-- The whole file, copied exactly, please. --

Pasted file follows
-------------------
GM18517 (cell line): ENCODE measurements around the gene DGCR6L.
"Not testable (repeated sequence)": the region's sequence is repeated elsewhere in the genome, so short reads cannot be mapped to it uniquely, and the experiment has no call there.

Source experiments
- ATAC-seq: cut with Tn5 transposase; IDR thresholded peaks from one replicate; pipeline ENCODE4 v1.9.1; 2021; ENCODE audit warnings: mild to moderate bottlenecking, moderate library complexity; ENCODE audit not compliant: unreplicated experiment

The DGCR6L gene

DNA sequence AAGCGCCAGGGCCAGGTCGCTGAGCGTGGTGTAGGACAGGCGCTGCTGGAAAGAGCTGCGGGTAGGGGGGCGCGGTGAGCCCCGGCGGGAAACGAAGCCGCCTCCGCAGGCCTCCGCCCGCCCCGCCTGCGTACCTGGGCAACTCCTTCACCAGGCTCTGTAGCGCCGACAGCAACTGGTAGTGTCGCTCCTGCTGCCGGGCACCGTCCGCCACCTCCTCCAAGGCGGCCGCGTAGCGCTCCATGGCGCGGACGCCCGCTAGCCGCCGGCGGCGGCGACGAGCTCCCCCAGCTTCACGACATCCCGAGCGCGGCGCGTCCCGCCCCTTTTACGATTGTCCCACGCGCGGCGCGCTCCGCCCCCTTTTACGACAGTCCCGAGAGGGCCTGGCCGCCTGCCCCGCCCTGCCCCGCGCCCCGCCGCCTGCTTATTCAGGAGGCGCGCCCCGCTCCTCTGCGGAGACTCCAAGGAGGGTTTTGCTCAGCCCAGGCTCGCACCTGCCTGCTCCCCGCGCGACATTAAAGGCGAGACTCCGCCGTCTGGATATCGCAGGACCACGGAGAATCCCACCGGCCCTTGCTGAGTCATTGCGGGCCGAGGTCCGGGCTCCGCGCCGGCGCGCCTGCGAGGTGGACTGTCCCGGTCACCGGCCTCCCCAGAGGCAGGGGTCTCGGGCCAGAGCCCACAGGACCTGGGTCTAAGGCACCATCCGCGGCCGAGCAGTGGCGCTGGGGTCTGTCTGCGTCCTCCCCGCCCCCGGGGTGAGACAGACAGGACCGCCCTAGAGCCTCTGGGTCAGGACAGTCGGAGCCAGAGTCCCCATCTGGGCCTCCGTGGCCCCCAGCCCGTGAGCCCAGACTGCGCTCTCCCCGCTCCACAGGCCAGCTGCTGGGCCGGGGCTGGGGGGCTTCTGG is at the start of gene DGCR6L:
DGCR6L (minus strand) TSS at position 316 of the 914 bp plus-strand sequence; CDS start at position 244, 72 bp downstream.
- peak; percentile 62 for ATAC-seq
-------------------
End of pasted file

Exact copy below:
GM18517 (cell line): ENCODE measurements around the gene DGCR6L.
"Not testable (repeated sequence)": the region's sequence is repeated elsewhere in the genome, so short reads cannot be mapped to it uniquely, and the experiment has no call there.

Source experiments
- ATAC-seq: cut with Tn5 transposase; IDR thresholded peaks from one replicate; pipeline ENCODE4 v1.9.1; 2021; ENCODE audit warnings: mild to moderate bottlenecking, moderate library complexity; ENCODE audit not compliant: unreplicated experiment

The DGCR6L gene

DNA sequence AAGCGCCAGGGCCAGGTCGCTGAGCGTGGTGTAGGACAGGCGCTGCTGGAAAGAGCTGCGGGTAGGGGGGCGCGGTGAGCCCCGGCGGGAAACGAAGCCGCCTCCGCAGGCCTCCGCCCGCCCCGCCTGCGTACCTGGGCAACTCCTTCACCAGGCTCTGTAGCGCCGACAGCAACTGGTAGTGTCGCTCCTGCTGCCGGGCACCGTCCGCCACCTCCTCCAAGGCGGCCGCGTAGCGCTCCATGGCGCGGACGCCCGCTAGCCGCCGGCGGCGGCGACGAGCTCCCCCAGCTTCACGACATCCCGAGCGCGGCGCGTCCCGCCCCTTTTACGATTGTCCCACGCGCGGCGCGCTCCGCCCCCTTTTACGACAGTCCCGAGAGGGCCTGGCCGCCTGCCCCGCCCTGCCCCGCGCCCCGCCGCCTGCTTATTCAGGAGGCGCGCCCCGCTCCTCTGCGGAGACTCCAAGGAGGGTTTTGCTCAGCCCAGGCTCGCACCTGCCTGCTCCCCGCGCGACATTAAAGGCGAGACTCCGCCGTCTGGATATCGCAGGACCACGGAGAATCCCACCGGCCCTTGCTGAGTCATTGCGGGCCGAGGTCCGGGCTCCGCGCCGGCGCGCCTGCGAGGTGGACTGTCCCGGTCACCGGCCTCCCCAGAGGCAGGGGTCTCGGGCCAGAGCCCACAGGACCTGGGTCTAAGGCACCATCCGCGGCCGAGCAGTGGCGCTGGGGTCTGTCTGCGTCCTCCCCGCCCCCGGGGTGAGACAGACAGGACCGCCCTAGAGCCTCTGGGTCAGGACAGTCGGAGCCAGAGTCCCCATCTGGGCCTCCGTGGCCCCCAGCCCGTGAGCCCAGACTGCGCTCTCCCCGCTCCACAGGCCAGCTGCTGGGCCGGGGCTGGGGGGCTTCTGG is at the start of gene DGCR6L:
DGCR6L (minus strand) TSS at position 316 of the 914 bp plus-strand sequence; CDS start at position 244, 72 bp downstream.
- peak; percentile 62 for ATAC-seq